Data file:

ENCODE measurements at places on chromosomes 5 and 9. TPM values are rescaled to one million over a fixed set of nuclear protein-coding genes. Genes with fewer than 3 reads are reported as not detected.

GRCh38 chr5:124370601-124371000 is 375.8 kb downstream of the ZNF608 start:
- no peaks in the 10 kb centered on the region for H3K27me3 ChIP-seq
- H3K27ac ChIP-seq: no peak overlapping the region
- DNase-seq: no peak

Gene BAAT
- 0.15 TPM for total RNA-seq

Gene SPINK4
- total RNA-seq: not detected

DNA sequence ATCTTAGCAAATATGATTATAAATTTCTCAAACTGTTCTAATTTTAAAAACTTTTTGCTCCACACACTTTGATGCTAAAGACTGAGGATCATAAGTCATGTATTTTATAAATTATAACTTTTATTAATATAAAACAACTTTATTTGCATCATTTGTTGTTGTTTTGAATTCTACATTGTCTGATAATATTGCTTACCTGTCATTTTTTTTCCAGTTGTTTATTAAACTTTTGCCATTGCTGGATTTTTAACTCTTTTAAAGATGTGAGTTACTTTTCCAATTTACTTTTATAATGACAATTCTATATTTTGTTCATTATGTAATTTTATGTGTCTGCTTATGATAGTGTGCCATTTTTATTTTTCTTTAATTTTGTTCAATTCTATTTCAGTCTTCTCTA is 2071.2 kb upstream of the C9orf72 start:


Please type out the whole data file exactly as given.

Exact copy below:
ENCODE measurements at places on chromosomes 5 and 9. TPM values are rescaled to one million over a fixed set of nuclear protein-coding genes. Genes with fewer than 3 reads are reported as not detected.

GRCh38 chr5:124370601-124371000 is 375.8 kb downstream of the ZNF608 start:
- no peaks in the 10 kb centered on the region for H3K27me3 ChIP-seq
- H3K27ac ChIP-seq: no peak overlapping the region
- DNase-seq: no peak

Gene BAAT
- 0.15 TPM for total RNA-seq

Gene SPINK4
- total RNA-seq: not detected

DNA sequence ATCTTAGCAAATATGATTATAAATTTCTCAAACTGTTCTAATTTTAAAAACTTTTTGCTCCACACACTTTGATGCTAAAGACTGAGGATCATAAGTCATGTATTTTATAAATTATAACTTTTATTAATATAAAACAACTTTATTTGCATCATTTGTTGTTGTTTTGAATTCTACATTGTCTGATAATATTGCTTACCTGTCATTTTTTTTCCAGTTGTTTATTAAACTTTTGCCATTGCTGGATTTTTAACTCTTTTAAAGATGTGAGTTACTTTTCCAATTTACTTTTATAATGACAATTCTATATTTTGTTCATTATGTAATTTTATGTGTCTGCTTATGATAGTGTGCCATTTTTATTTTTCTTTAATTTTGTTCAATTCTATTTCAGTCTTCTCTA is 2071.2 kb upstream of the C9orf72 start: